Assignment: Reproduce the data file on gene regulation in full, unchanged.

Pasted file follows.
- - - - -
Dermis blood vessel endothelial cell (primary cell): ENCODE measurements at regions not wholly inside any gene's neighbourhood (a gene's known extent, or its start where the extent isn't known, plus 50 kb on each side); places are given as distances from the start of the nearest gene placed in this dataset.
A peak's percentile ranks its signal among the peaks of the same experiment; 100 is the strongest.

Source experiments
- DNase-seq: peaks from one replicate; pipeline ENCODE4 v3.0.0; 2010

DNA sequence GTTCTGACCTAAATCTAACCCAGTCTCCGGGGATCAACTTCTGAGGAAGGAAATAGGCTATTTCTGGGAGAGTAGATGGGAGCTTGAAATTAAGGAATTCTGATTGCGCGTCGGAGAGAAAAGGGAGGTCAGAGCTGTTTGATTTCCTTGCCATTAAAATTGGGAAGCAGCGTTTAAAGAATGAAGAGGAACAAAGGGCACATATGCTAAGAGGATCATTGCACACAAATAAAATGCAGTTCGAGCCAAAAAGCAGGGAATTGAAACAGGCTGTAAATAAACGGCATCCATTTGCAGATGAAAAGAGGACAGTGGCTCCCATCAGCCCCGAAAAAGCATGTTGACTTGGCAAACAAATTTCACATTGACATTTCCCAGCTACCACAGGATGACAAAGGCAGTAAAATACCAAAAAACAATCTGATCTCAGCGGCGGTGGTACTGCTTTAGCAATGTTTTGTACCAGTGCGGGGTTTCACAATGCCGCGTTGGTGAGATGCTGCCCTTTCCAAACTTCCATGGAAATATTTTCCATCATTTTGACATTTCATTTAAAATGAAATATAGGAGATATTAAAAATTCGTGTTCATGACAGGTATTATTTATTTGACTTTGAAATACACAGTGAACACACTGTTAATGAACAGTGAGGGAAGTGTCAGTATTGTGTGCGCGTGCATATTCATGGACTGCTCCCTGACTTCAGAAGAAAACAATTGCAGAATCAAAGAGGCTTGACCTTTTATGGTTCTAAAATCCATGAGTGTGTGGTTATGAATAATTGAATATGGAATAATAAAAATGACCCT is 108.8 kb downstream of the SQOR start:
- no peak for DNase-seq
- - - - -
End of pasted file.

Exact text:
Dermis blood vessel endothelial cell (primary cell): ENCODE measurements at regions not wholly inside any gene's neighbourhood (a gene's known extent, or its start where the extent isn't known, plus 50 kb on each side); places are given as distances from the start of the nearest gene placed in this dataset.
A peak's percentile ranks its signal among the peaks of the same experiment; 100 is the strongest.

Source experiments
- DNase-seq: peaks from one replicate; pipeline ENCODE4 v3.0.0; 2010

DNA sequence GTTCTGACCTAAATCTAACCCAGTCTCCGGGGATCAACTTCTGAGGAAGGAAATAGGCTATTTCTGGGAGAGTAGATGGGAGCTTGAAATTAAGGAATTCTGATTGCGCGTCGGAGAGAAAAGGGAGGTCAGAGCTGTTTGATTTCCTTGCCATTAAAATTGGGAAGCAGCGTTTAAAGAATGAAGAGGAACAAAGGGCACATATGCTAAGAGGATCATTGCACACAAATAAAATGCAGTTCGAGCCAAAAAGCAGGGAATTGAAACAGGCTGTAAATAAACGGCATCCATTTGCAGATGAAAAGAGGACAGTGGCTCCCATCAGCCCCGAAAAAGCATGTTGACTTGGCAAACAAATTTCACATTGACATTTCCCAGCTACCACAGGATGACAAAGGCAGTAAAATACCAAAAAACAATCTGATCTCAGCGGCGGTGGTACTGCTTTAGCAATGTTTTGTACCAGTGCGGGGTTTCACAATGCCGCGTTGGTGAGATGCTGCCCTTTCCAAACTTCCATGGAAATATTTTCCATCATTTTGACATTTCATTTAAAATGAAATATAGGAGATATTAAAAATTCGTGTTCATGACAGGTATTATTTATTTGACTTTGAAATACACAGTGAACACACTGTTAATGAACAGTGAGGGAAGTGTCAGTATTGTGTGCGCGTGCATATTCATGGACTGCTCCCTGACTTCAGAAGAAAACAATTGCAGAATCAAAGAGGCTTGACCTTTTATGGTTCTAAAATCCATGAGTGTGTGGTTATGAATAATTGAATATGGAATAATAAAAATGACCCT is 108.8 kb downstream of the SQOR start:
- no peak for DNase-seq